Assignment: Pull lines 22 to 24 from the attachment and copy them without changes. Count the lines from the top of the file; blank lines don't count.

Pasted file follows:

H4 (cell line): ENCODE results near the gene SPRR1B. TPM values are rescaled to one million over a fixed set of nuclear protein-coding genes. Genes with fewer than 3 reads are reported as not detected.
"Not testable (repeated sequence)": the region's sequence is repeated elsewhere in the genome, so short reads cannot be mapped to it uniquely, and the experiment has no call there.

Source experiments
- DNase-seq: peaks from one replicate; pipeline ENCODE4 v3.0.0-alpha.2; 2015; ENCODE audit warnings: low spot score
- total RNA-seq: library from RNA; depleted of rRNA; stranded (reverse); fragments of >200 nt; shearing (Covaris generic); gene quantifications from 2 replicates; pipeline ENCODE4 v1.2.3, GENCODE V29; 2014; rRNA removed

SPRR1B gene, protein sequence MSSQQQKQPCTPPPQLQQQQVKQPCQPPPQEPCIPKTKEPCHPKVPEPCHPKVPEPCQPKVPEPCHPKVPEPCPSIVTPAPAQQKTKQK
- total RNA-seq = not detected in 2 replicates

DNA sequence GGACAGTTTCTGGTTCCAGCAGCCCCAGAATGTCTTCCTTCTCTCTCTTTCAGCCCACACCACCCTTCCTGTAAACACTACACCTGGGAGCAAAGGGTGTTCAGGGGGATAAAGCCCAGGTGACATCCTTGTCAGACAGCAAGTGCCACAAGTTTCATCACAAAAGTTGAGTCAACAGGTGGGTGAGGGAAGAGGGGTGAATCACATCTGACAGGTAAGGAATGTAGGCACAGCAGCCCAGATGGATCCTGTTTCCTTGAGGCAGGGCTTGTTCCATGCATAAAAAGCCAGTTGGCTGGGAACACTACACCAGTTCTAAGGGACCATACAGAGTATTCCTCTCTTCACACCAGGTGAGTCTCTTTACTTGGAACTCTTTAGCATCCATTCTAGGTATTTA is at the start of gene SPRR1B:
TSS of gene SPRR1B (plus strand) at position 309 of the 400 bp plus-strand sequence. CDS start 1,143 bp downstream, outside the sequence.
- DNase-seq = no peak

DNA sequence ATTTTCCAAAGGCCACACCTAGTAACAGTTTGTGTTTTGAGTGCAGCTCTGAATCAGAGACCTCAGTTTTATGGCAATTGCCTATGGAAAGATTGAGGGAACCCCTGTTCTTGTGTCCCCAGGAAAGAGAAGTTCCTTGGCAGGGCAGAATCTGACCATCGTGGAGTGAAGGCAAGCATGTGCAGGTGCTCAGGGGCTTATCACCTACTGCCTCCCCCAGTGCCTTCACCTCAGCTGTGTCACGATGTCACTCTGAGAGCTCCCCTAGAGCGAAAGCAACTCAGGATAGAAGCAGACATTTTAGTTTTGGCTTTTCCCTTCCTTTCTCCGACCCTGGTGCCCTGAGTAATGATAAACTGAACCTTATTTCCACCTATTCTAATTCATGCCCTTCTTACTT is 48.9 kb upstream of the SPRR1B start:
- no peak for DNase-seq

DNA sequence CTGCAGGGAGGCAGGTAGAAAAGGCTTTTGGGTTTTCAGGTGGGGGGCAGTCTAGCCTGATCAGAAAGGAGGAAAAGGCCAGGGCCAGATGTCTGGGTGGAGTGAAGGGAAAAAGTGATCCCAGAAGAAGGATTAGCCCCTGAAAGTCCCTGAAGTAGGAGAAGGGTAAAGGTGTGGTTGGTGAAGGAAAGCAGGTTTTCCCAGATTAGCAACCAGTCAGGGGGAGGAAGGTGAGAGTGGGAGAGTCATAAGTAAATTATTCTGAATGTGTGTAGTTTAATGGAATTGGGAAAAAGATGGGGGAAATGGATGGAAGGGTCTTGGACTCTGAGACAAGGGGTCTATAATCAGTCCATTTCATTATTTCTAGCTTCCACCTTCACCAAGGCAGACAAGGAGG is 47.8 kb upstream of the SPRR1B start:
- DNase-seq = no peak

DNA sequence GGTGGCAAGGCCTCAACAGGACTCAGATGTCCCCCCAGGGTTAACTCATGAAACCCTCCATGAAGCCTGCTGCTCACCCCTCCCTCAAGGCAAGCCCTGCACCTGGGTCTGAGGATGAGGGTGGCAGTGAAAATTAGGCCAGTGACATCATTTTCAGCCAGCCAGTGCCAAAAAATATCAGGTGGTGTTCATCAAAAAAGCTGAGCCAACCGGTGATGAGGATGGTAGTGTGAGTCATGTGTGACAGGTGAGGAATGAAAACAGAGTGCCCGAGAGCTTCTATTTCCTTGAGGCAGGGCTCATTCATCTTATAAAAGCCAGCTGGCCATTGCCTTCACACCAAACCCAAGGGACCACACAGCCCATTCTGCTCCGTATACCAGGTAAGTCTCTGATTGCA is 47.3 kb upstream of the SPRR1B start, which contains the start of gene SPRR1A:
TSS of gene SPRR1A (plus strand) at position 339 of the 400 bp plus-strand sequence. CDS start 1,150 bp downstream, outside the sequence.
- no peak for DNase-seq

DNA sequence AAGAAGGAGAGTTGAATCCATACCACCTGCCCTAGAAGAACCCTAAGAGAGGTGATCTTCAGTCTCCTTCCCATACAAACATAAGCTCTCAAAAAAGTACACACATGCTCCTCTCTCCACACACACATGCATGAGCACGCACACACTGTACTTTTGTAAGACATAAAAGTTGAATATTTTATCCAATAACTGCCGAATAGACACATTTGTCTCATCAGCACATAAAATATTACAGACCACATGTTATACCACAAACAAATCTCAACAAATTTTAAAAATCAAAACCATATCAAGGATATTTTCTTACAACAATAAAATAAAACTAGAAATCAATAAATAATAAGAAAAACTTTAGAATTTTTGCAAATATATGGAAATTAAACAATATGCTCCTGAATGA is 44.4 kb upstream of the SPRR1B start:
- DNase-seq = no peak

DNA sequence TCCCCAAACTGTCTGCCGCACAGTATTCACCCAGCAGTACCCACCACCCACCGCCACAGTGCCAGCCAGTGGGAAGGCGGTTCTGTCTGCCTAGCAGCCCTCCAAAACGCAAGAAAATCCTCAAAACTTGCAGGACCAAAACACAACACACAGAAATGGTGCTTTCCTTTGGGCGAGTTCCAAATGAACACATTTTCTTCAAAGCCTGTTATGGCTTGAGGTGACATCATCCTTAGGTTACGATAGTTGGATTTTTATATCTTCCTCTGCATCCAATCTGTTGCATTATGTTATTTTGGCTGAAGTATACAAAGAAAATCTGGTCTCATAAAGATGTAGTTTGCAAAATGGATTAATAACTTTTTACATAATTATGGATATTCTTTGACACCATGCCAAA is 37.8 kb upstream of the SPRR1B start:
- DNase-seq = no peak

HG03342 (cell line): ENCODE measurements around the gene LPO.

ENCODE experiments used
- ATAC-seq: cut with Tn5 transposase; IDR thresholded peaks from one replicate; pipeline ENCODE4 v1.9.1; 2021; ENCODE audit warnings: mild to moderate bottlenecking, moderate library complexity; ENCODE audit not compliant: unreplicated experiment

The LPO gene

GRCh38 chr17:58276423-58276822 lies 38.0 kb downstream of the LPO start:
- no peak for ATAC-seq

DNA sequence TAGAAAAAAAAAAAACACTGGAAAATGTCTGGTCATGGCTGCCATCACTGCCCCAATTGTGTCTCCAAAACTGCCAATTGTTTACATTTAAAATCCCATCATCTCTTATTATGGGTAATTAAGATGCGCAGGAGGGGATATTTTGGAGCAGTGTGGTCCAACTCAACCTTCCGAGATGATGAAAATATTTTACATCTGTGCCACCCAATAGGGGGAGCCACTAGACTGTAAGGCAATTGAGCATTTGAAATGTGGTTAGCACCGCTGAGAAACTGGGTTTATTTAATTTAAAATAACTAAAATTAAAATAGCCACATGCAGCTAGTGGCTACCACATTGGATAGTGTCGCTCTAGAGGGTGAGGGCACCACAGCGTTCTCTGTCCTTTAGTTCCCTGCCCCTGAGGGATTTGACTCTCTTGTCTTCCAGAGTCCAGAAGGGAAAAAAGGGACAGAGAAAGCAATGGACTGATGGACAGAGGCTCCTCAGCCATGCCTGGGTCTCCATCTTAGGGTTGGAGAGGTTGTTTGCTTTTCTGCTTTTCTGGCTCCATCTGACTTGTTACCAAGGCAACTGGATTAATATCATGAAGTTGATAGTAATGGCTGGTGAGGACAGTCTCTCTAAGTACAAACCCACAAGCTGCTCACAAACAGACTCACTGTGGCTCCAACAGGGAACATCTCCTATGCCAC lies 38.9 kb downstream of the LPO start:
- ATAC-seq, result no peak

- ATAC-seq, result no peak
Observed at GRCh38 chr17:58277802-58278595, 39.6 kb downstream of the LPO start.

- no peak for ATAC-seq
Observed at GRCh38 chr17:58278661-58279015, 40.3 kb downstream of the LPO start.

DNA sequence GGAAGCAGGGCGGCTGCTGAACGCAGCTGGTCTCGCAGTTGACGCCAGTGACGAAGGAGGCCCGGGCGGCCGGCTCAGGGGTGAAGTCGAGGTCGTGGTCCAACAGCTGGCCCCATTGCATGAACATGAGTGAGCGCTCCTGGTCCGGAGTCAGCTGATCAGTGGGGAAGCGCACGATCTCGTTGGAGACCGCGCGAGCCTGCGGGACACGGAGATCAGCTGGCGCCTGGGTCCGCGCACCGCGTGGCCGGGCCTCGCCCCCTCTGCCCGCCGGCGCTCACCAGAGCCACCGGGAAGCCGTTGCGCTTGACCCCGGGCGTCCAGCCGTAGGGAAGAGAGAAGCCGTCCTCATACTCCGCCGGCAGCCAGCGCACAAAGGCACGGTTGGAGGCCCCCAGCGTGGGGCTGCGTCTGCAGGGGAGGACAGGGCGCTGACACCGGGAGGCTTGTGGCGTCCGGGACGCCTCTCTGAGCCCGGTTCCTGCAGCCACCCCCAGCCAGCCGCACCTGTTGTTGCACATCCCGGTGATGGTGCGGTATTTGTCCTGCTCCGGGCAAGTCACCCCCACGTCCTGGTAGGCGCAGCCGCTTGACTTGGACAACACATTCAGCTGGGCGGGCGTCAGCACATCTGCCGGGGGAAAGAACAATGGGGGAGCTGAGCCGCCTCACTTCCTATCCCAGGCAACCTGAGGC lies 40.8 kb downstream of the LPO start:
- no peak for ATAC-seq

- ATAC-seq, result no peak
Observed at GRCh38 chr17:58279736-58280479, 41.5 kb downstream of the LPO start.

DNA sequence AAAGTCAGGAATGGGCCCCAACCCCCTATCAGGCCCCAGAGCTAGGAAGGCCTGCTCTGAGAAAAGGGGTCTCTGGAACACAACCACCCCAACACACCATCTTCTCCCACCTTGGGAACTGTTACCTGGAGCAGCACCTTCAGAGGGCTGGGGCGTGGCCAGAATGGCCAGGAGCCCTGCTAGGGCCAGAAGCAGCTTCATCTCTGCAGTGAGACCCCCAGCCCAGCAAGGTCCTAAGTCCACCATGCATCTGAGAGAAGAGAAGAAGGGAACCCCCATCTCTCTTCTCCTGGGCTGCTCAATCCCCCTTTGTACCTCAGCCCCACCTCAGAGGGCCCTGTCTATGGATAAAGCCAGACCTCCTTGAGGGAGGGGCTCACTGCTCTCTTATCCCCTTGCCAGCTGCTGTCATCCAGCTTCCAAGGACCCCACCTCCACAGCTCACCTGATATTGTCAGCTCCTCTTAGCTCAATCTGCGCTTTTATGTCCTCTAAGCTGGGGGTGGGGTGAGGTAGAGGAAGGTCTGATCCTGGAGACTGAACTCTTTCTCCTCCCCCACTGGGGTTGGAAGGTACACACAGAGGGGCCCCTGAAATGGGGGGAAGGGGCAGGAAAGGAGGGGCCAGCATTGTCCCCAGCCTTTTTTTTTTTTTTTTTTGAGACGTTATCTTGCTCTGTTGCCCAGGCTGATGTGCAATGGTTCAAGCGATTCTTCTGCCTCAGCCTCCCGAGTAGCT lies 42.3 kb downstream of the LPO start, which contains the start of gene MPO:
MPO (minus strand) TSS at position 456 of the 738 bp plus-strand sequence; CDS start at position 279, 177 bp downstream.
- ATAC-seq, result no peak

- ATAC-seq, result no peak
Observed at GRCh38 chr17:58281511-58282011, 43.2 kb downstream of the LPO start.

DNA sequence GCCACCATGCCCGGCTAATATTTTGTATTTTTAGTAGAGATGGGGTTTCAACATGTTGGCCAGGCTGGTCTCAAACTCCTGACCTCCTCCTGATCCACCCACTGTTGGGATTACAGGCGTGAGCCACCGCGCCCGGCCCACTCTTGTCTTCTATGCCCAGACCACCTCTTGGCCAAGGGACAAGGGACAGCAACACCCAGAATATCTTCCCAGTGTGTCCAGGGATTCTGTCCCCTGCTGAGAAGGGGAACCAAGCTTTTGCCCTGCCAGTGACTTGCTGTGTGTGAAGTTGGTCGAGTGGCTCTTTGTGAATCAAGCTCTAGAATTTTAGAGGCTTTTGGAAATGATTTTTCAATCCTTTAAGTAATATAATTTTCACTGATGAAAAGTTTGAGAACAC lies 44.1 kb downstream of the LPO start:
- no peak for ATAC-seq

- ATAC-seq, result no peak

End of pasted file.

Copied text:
HG03342 (cell line): ENCODE measurements around the gene LPO.

ENCODE experiments used
- ATAC-seq: cut with Tn5 transposase; IDR thresholded peaks from one replicate; pipeline ENCODE4 v1.9.1; 2021; ENCODE audit warnings: mild to moderate bottlenecking, moderate library complexity; ENCODE audit not compliant: unreplicated experiment